BBG Watch

BBG Watch is reposting a recent article by, American Federation of Government Employees – AFGE Local 1812, the union representing federal employees of the Broadcasting Board of Governors (BBG).

AFGE Local 1812 strongly opposes the agency’s plan to create a new grantee that would combine the Office of Cuba Broadcasting (OCB – Radio and Television Marti) and the Voice of America (VOA) Latin America Division.

The union argues that getting rid of the Voice of America brand will be bad for America’s image abroad. The union said that the Voice of America Arabic Division programs abolished some 14 years ago to create a new de-federlized entity enjoyed much greater respect and influence in the Middle East than Radio Sawa and Al Hurra TV programs being produced now by the Middle East Broadcasting Networks (MBN). The union also pointed out that VOA Arabic programs cost only a fraction of the current budget for MBN programs. According to AFGE Local 1812 union, Voice of America Arabic broadcasts’ previous reach and intellectual influence could have been extended with a much more modest extra investment under the VOA brand.





By American Federation of Government Employees – AFGE Local 1812

In FY 2016, the Agency has proposed, in its budget submission, to create a new grantee that will combine the Office of Cuba Broadcasting (Radio/Television Marti) and the VOA Latin America Division. The proposed new grantee organization would be called the Spanish Language International Media.
Using the Middle East Broadcasting Network as an example, the Union believes that the Agency is set to make yet another colossal mistake. Some 14 years ago, the Agency eliminated the VOA’s respected Arabic Service to create the peppy, poppy Radio Sawa rather than increase the resources of the VOA Arabic broadcasts. That plan was formulated by a former pop-music-devotee member of the BBG which all but ruined U.S. international broadcasting to the Middle East, discarding a trusted long time brand name and substituting a pop music format for any meaningful commentary about democratic values to the Arab world. A decade later, we may be seeing the disastrous results.
Today, there is wide agreement that Radio Sawa never commanded the respect the VOA Arabic Service did and has not been as successful as promised. It costs U.S. taxpayers tens of millions of dollars more than the former VOA Arabic service. (MBN costs over $100 million a year.) MBN also expanded into TV where its audience figures are comparatively small in the cauldron of the Middle East.
We are hopeful that the Agency is not trying to duplicate its Middle East disappointment. So why the push to de-federalize OCB, VOA Latin America Division, and perhaps other parts of the VOA? Some in the incredibly bloated IBB management, still in control of the Agency, seem to view the idea as irresistible. For the ruling almighty bureaucrats, de-federalization means no more civil service rights, no more pesky unions, hardly any oversight from the Congress, a subjugated workforce made up of mostly contractors answering to managers who will control their positions and their pay and, most importantly, will not dissent. Quality of the product does not seem to be a concern. Already, VOA employees are encouraged to use straight AP, Reuters and AFP stories with little or no editing and sometimes without attribution. Now, the name of the game at VOA appears to be: Anything Goes.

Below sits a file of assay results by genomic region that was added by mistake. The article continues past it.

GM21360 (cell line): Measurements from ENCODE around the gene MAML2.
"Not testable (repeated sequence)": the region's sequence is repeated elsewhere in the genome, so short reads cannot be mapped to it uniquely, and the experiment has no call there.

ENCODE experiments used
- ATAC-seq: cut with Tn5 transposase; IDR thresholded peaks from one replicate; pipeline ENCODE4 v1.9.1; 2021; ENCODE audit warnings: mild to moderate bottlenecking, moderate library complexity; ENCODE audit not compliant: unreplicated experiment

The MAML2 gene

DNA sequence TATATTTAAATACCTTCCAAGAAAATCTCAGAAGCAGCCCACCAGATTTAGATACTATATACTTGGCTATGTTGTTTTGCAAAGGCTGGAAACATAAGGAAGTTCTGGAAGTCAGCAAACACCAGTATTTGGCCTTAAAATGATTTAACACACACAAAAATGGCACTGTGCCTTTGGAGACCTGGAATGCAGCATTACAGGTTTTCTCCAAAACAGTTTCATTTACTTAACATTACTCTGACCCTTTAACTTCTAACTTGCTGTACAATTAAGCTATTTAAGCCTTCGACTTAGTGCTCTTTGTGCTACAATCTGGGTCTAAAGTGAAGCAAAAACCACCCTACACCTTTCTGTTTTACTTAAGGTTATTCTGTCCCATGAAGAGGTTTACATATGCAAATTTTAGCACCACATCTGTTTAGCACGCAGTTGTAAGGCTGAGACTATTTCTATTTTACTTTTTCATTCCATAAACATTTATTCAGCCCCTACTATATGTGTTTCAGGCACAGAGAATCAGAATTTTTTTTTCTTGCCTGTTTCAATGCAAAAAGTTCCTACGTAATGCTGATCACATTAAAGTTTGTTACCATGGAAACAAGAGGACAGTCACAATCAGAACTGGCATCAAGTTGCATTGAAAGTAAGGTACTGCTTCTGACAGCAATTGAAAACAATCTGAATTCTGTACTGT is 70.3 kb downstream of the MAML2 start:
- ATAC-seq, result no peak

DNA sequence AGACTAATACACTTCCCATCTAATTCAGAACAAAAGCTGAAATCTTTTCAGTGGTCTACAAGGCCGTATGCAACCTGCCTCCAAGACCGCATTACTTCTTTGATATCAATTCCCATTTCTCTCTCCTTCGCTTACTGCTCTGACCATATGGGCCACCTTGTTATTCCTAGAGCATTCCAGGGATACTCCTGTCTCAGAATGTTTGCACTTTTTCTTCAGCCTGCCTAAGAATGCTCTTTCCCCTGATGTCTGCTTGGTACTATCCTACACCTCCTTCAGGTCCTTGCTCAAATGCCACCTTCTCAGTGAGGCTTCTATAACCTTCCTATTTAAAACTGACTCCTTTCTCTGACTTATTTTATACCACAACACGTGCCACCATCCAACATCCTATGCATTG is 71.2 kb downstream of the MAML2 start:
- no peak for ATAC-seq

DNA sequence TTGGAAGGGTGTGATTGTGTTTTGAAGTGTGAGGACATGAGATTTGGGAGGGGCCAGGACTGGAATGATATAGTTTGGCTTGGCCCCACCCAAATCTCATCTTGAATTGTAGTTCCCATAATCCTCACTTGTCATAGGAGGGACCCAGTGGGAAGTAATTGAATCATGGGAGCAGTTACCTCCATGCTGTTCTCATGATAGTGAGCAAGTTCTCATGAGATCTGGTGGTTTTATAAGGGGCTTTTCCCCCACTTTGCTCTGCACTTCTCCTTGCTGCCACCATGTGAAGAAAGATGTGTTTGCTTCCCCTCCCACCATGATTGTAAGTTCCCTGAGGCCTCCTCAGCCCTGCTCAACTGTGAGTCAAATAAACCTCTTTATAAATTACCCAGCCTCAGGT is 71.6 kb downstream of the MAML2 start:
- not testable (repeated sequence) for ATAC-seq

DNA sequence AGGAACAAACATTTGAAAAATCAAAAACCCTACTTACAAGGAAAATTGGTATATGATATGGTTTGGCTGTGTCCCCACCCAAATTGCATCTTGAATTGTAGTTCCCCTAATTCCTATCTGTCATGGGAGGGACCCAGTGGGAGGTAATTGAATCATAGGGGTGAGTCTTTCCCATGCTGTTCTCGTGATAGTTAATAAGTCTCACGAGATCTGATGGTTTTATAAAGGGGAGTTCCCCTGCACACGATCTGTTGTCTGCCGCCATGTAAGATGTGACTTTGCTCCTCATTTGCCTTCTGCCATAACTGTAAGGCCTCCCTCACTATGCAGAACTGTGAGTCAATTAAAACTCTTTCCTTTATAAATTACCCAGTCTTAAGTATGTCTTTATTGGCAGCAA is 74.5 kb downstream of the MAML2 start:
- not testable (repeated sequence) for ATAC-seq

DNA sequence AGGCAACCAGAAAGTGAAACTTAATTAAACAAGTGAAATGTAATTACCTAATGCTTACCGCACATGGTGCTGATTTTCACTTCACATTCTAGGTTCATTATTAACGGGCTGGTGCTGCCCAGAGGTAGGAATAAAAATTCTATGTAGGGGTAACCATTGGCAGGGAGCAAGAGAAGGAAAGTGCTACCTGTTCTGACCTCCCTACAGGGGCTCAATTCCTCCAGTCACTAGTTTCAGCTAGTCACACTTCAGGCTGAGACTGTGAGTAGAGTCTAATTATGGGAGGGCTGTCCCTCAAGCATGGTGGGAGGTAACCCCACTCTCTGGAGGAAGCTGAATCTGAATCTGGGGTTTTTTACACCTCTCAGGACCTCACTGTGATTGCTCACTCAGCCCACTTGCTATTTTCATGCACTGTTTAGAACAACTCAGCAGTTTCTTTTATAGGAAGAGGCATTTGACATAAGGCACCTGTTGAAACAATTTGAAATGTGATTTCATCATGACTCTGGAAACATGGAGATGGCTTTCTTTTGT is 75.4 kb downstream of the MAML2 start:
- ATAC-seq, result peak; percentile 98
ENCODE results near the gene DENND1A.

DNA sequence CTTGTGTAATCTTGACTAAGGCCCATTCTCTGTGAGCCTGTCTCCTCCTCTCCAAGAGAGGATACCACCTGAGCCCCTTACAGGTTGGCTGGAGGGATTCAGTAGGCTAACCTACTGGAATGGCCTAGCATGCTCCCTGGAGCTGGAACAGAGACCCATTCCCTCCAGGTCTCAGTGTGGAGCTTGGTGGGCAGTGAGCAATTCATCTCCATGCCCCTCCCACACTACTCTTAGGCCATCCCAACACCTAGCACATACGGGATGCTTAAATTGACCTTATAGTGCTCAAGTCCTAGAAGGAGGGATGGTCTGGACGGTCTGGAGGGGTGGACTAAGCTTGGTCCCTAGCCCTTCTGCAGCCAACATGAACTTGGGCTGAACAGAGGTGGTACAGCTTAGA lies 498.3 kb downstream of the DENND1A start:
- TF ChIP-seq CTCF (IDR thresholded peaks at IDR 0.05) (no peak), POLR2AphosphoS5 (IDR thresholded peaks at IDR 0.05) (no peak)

The mission of the Voice of America is to provide objective and accurate news and information and to present America to the people of the world. The mission of a grantee is to substitute for local media where local media are not free. But is that the case in most of Latin America? Is that the case for all of Africa? The Union asks that Congress take a close look at any privatization maneuvers before agreeing to the Agency plan.
In an article in Forbes magazine titled Moral Clarity is Needed in Countering Anti-Western Propaganda, a former listener to the Voice of America during the Cold War shared the following thought: “As a small child in the Soviet Union, I recall listening to Voice of America with my family precisely because it was the voice of America. I wanted to hear an American view. America stood for certain values and ideas; hearing them opened an entirely different world, where a better life was possible.”
The IBB bureaucracy will most likely brush off the above comment, calling it ‘anecdotal’.
Turning the VOA Latin America Division into a grantee will ensure that there is nothing left to present the United States to the countries of Latin America in an objective fashion and no opportunity to hear about the values on which this country was founded and as stated in the above quote, no American views. It is VOA that ensures that we define America to the rest of the world – not our enemies.
As far as the broadcasts of Radio/TV Marti are concerned, the Union and the OCB employees it represents, believe that U.S. broadcasts to Cuba have become a bargaining chip in the supposed ‘normalization’ of relations between the U.S. and Cuba. Even Raul Castro stated that ceasing international broadcasting to the island was one of the conditions for ‘normalization’. By de-federalizing Radio/TV Marti, chances are that its effectiveness will be diminished as a powerful voice for those who dream of liberty and human rights in Cuba.
As far as certain Agency broadcasts are concerned, some Agency officials will have finally succeeded in the mission they seem to have adopted for the past dozen years or so: silencing the voice of the people of the United States of America to the world.


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